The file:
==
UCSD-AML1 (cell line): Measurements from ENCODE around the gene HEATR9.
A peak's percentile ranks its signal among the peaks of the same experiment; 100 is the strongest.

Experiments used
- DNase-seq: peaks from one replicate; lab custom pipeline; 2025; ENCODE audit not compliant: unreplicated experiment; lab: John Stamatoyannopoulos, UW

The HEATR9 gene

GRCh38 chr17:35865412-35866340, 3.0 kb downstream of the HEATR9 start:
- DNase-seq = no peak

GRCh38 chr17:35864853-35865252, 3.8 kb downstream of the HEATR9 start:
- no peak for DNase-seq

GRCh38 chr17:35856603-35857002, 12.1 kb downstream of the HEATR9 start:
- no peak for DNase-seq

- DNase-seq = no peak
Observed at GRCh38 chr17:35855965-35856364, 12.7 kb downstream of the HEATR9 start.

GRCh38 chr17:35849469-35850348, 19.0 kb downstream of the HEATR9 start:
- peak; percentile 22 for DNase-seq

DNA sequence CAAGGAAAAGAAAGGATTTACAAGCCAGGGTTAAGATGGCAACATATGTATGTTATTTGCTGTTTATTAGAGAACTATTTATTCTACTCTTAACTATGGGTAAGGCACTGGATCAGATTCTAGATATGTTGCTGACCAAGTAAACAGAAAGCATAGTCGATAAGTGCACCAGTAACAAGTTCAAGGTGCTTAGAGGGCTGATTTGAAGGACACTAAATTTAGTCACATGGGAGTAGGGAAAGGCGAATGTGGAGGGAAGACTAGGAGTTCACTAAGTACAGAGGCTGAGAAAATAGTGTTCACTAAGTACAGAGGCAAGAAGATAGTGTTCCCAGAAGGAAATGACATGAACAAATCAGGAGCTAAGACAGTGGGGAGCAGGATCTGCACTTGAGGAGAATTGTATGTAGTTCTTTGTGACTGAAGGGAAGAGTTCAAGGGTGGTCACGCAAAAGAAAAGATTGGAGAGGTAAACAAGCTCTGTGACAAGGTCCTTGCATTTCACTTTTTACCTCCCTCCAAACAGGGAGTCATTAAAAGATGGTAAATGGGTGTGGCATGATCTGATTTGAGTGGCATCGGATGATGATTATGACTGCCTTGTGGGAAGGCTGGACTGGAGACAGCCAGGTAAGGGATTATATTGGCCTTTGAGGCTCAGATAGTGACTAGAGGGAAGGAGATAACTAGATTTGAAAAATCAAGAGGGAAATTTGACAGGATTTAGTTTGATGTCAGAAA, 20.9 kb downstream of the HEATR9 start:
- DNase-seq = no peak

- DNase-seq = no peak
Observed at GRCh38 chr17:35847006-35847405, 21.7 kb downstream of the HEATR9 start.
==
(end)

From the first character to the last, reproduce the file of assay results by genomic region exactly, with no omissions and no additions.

UCSD-AML1 (cell line): Measurements from ENCODE around the gene HEATR9.
A peak's percentile ranks its signal among the peaks of the same experiment; 100 is the strongest.

Experiments used
- DNase-seq: peaks from one replicate; lab custom pipeline; 2025; ENCODE audit not compliant: unreplicated experiment; lab: John Stamatoyannopoulos, UW

The HEATR9 gene

GRCh38 chr17:35865412-35866340, 3.0 kb downstream of the HEATR9 start:
- DNase-seq = no peak

GRCh38 chr17:35864853-35865252, 3.8 kb downstream of the HEATR9 start:
- no peak for DNase-seq

GRCh38 chr17:35856603-35857002, 12.1 kb downstream of the HEATR9 start:
- no peak for DNase-seq

- DNase-seq = no peak
Observed at GRCh38 chr17:35855965-35856364, 12.7 kb downstream of the HEATR9 start.

GRCh38 chr17:35849469-35850348, 19.0 kb downstream of the HEATR9 start:
- peak; percentile 22 for DNase-seq

DNA sequence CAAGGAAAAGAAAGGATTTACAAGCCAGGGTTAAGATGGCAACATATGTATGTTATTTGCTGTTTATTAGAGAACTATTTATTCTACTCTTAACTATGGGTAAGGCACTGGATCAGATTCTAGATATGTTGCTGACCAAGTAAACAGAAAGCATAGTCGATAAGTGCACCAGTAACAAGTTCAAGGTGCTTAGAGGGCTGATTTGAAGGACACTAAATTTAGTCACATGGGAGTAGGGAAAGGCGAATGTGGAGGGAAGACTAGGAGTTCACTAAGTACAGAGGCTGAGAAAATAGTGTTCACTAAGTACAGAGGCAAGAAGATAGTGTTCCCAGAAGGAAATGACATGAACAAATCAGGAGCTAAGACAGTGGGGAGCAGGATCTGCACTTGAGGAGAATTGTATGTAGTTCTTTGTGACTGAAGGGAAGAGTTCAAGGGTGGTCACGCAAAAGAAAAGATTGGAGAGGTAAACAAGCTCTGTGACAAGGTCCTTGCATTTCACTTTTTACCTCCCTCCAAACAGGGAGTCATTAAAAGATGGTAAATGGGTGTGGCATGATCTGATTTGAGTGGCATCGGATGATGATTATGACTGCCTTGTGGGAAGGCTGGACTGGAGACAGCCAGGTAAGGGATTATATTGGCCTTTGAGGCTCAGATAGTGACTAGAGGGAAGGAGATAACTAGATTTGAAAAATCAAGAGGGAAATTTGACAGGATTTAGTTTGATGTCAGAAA, 20.9 kb downstream of the HEATR9 start:
- DNase-seq = no peak

- DNase-seq = no peak
Observed at GRCh38 chr17:35847006-35847405, 21.7 kb downstream of the HEATR9 start.